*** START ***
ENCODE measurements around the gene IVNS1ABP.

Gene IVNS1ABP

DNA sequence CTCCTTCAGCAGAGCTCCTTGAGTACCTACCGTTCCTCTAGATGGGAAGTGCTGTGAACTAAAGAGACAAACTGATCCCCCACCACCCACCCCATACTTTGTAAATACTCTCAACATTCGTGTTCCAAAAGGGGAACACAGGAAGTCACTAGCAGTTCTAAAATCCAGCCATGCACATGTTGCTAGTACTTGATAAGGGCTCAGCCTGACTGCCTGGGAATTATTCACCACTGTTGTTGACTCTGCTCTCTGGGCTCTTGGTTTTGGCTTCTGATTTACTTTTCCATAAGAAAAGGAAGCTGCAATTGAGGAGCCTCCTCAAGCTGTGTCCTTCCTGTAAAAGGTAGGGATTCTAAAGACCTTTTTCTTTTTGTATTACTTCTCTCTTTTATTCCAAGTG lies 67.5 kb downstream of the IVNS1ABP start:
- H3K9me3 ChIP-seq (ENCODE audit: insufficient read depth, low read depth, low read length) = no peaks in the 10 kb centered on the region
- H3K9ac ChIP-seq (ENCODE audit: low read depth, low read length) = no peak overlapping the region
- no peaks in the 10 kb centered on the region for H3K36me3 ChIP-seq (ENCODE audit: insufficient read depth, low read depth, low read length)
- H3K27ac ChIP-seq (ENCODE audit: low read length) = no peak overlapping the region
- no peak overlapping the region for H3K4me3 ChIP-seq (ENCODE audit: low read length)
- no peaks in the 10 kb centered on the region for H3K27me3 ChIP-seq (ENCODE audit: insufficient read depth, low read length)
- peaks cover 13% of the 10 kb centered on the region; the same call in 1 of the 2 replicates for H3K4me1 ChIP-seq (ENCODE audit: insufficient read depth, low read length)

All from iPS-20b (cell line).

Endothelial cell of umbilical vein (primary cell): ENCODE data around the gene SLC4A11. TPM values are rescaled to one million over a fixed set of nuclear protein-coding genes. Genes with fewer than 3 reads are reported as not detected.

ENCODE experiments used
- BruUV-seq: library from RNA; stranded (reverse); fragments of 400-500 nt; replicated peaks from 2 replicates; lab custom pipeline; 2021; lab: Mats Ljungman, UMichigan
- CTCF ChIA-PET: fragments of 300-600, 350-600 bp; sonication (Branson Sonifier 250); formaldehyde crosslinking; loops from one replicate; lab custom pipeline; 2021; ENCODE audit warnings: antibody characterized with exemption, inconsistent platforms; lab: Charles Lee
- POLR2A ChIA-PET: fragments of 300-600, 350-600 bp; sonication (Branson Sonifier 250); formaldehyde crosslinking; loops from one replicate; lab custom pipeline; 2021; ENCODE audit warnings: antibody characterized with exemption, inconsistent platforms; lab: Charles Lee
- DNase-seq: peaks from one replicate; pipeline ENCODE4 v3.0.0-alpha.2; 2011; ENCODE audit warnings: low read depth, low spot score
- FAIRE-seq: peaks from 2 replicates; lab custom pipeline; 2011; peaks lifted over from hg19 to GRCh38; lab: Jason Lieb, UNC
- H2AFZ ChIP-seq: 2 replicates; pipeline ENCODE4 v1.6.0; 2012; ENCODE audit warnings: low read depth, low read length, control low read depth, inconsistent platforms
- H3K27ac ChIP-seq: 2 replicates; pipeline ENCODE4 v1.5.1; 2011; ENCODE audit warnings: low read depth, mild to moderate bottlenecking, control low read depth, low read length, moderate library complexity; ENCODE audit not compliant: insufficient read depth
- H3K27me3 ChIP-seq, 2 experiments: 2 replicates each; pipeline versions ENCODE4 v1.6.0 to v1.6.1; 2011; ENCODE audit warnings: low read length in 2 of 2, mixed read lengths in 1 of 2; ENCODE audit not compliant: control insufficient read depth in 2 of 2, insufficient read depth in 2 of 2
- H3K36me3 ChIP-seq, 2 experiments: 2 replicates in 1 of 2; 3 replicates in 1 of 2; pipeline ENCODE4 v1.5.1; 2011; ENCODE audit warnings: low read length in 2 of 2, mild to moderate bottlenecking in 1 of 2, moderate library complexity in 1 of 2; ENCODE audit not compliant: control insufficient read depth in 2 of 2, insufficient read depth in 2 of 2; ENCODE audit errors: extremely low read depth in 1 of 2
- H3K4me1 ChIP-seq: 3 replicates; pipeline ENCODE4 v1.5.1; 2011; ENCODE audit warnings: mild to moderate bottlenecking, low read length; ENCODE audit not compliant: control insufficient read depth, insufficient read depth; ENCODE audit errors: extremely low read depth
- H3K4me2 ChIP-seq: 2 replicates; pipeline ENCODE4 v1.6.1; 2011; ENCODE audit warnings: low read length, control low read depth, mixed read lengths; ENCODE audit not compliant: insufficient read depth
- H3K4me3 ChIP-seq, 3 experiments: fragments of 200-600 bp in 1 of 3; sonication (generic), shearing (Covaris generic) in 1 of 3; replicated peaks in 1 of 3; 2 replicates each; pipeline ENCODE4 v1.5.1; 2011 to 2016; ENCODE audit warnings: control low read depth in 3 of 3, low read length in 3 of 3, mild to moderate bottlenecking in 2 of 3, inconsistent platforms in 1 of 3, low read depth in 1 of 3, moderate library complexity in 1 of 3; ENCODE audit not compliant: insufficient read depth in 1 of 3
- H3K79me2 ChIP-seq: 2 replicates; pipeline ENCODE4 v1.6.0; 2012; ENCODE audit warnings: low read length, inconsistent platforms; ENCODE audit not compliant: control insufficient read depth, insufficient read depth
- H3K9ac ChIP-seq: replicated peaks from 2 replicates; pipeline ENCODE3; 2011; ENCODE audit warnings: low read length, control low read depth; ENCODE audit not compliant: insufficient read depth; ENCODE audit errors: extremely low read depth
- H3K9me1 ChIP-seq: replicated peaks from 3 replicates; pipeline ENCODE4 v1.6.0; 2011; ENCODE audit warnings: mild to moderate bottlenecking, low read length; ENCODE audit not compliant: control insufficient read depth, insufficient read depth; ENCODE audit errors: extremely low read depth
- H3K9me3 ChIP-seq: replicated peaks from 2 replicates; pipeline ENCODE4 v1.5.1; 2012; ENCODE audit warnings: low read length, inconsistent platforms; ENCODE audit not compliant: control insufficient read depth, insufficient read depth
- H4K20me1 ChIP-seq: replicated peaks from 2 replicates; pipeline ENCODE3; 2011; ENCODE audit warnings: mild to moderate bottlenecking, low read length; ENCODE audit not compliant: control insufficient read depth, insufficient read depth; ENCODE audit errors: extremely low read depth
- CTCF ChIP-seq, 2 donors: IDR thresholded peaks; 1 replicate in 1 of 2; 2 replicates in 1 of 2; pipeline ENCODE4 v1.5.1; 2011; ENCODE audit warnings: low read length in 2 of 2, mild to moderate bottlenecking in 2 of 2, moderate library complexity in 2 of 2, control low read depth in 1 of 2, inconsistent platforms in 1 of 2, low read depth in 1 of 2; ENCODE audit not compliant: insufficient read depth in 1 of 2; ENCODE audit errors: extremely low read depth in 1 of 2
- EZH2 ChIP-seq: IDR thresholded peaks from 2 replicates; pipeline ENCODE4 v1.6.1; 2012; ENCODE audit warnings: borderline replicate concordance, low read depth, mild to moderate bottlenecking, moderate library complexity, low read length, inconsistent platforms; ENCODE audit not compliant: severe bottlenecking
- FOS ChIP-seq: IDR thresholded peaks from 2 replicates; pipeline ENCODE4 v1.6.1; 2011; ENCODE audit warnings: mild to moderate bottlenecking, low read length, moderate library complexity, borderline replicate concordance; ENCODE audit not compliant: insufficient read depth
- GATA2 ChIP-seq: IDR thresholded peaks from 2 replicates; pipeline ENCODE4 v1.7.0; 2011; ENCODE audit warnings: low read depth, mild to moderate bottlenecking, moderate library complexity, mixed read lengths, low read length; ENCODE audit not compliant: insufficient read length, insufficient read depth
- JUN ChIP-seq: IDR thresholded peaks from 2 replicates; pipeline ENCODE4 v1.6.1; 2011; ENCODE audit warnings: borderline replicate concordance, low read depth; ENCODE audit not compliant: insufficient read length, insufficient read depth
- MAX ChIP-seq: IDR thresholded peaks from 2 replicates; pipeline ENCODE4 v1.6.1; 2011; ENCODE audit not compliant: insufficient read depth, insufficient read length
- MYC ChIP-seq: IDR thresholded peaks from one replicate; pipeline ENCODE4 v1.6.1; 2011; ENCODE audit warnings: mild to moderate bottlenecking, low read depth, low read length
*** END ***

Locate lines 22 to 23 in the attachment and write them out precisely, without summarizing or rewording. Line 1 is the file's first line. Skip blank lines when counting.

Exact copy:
- H3K36me3 ChIP-seq, 2 experiments: 2 replicates in 1 of 2; 3 replicates in 1 of 2; pipeline ENCODE4 v1.5.1; 2011; ENCODE audit warnings: low read length in 2 of 2, mild to moderate bottlenecking in 1 of 2, moderate library complexity in 1 of 2; ENCODE audit not compliant: control insufficient read depth in 2 of 2, insufficient read depth in 2 of 2; ENCODE audit errors: extremely low read depth in 1 of 2
- H3K4me1 ChIP-seq: 3 replicates; pipeline ENCODE4 v1.5.1; 2011; ENCODE audit warnings: mild to moderate bottlenecking, low read length; ENCODE audit not compliant: control insufficient read depth, insufficient read depth; ENCODE audit errors: extremely low read depth